Senators head coach Guy Boucher said as much on Wednesday, when he spoke about the pace of the game growing as the schedule advances into November.

“It’s a tough one for him,” Boucher said. “And a tough one for us, he was definitely a part of our identity and was doing really well.”

Tkachuk had found early chemistry on a line with centre Chris Tierney and winger Mark Stone, who has taken Tkachuk under his wing and into his Westboro home. Against the Stars, that line was buzzing. Tkachuk had four hits and five shots on goal, to lead the team.

The Senators have had difficulty drafting impact forwards, and it looks like they have finally hit a home run with Tkachuk. Between 2011 and 2017, the Senators picked the following forwards in Round 1: Mika Zibanejad, Stefan Noesen, Matt Puempel, Curtis Lazar, Colin White, Logan Brown and Shane Bowers.

Only White is currently on the Senators NHL roster. Brown is the only other forward of that selected group still in the organization.

And then along came Tkachuk, not everyone’s idea of the best pick when Filip Zadina was available, falling to the Detroit Red Wings at sixth overall. That comparison will play out over time, but Zadina is currently with the AHL Grand Rapids, and the Senators could not be happier with getting Tkachuk.


Except for this leg injury. And the groin injury in pre-season that kept him out of Ottawa’s first two games of the season.

No surgery is required for the ligament tear, and Tkachuk is expected to make a full recovery, to get on with the business of bringing his unique skill set to a rebuilding hockey club.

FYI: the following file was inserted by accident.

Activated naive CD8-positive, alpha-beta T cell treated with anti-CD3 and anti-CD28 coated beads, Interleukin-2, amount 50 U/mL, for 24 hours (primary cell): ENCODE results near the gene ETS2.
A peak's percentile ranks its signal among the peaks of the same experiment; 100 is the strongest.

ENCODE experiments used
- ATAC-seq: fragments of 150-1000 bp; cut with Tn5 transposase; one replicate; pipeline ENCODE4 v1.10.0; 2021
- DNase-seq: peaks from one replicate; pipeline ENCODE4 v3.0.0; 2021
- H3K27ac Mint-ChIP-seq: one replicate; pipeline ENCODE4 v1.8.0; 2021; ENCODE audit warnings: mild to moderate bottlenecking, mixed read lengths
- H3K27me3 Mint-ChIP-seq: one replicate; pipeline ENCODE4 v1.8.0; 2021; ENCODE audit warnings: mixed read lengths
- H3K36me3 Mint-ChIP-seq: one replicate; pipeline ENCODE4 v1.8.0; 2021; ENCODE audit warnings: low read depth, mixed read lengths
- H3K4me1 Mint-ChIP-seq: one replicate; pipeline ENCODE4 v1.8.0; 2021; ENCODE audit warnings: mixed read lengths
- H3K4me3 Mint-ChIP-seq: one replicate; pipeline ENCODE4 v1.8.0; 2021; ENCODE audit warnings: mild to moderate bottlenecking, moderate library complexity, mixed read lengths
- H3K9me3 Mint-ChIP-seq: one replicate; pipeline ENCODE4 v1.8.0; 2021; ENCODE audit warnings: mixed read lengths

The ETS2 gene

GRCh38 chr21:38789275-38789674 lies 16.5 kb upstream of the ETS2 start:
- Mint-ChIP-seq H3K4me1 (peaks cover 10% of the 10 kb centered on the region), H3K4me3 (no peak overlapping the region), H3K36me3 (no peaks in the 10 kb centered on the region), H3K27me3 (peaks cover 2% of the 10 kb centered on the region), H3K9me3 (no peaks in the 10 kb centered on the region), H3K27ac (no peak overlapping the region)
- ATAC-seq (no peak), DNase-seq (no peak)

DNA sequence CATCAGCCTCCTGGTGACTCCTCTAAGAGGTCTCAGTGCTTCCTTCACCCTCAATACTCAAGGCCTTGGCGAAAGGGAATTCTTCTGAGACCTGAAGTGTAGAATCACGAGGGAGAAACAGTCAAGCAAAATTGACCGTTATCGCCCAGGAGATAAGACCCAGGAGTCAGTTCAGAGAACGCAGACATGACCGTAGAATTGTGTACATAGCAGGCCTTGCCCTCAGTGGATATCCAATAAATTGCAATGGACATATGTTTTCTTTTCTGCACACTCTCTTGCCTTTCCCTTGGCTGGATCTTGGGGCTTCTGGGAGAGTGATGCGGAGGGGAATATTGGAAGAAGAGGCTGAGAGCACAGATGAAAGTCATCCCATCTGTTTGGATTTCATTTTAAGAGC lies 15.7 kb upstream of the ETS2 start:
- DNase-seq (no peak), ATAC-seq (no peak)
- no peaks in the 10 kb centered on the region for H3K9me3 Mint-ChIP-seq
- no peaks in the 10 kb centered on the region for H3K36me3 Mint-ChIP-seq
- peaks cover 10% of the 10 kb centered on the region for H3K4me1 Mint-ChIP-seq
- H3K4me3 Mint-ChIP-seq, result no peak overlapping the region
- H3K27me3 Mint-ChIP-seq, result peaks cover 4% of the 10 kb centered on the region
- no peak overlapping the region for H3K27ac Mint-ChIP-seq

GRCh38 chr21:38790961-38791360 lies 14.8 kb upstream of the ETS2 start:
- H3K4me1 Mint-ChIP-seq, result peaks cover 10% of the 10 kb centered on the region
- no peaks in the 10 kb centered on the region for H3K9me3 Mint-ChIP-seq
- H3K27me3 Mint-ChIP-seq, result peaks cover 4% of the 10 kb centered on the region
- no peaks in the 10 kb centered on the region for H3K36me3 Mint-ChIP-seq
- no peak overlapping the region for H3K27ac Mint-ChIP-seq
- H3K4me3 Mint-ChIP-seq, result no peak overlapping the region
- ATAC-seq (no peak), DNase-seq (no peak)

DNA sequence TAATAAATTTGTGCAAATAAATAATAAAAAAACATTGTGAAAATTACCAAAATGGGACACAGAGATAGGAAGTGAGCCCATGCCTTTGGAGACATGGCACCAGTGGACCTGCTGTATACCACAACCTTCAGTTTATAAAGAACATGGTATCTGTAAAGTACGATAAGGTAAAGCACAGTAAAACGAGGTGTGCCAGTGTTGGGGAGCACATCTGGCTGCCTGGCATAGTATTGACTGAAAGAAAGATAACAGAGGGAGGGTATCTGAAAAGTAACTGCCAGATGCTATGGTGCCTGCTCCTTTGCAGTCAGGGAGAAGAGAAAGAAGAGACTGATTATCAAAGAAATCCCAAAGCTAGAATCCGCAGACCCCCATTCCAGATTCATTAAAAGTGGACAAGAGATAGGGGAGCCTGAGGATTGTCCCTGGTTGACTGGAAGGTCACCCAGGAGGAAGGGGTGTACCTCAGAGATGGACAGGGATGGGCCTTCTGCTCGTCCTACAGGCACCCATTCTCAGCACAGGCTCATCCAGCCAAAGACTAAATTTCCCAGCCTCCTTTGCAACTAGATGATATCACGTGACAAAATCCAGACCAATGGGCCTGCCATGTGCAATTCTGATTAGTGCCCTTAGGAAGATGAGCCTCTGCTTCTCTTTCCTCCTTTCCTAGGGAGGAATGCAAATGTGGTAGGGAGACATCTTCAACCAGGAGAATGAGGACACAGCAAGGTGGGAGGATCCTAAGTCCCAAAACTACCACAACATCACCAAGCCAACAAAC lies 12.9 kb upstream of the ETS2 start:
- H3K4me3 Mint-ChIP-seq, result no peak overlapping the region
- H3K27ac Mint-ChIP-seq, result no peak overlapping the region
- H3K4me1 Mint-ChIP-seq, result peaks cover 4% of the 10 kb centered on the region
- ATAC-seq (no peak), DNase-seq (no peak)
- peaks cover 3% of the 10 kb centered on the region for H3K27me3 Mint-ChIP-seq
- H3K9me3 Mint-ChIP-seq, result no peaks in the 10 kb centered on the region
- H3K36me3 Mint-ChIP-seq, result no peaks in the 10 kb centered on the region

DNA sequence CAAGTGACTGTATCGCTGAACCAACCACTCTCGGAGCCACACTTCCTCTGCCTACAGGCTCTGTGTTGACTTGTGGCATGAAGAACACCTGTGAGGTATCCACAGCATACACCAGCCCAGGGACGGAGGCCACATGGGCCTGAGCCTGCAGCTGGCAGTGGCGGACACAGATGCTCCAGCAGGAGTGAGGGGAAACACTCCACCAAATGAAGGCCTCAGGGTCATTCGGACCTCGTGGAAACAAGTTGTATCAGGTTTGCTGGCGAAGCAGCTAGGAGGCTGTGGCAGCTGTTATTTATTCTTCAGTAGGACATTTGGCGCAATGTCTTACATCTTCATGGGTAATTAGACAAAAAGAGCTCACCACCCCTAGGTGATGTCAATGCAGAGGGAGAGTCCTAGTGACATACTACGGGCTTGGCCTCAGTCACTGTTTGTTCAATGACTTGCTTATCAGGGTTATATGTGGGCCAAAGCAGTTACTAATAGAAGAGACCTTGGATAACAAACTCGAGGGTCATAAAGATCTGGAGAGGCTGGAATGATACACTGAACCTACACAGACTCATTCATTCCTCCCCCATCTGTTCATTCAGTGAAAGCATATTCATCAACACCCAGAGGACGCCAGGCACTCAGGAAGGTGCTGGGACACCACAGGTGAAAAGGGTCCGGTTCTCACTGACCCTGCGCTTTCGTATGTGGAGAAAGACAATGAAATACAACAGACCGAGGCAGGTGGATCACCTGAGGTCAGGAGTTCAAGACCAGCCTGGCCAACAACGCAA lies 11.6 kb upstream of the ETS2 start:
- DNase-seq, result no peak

Though it’s early days, Tkachuk has the potential to be a player the Senators have not had in their modern history (1992-2018), a big, mean forward with a scoring touch. Ottawa native Bell concurs with that assessment.

“Not just a young player, the Senators have never had a 30-year-old who plays like this,” Bell says.

Marian Hossa was big, strong, fast and could score, but didn’t have as much grit. Mike Fisher had a mean streak, but not the scoring touch.

“For a guy his size, he moves so well, but he also does the things that coaches usually have to drill into kids – going to the net, finishing every check, being fast on the forecheck,” Bell says. “To go with that, he has the skill to score goals. Ugly and nice ones. I don’t know that I thought he’d be this good within three years.”

A former captain of the OHL Ottawa 67’s, Bell sees captain potential in Tkachuk, because of the intangibles he brings, while cautioning that he has played just four games and “we can’t get ahead of ourselves.”

Brief sample size though it was, Tkachuk was clearly having a ball in his first week in the NHL, bobbing his head to arena music during stoppages in play. Comfortable in his own skin, whether goofing off or closing in on a massive hit.

He will be back, and bruising again.

“When you’re agitating people and they’re rattled, you’re definitely doing your job,” Tkachuk said, around the time of the draft. “Matthew and I pride ourselves on that.”